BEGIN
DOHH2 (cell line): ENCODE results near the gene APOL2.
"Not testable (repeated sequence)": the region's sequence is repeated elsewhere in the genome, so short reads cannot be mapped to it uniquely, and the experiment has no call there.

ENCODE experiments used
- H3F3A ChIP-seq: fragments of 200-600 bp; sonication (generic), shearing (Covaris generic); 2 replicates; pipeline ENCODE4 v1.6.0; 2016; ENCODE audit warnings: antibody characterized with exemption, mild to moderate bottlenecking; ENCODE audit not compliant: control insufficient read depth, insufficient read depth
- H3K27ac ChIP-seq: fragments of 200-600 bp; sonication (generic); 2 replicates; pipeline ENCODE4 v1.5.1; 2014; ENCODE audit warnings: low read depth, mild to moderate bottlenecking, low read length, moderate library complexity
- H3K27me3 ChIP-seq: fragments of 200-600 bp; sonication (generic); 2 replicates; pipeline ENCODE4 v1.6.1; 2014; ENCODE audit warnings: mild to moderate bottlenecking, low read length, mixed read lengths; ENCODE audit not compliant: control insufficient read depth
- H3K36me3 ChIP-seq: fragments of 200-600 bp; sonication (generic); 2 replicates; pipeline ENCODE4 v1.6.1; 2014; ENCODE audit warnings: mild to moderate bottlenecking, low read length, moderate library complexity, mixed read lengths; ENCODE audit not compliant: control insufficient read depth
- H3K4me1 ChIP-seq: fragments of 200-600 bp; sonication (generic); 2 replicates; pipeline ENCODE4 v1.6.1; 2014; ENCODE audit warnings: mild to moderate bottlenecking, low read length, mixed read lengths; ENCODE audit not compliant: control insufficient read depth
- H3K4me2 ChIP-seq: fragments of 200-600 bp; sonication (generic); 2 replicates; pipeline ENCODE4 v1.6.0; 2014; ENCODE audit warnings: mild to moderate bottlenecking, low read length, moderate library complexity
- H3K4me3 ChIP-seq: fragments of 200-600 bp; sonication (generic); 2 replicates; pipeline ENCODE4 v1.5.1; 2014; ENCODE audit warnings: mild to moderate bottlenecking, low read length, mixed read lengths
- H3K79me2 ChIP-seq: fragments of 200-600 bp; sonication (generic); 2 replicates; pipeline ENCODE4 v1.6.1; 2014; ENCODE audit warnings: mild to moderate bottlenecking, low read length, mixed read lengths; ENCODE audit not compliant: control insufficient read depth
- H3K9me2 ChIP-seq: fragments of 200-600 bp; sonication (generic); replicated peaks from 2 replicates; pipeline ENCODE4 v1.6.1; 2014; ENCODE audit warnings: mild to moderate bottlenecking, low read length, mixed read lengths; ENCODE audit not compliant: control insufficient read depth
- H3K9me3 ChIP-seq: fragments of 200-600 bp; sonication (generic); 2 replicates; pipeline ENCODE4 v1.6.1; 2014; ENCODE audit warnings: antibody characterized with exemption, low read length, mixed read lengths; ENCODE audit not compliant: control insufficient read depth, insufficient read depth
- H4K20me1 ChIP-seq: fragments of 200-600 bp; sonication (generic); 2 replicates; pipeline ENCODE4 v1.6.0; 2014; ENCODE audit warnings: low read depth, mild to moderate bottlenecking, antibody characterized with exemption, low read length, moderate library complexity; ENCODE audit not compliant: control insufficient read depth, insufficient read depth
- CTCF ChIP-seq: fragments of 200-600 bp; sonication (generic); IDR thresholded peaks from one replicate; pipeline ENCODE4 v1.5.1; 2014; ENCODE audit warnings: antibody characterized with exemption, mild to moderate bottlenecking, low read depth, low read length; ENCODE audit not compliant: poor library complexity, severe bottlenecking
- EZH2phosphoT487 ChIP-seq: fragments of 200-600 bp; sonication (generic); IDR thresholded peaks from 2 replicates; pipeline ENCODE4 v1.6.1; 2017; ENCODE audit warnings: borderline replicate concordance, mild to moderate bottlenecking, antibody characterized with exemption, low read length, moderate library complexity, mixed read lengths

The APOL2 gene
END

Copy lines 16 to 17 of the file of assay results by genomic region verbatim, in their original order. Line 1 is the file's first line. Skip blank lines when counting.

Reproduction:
- EZH2phosphoT487 ChIP-seq: fragments of 200-600 bp; sonication (generic); IDR thresholded peaks from 2 replicates; pipeline ENCODE4 v1.6.1; 2017; ENCODE audit warnings: borderline replicate concordance, mild to moderate bottlenecking, antibody characterized with exemption, low read length, moderate library complexity, mixed read lengths

The APOL2 gene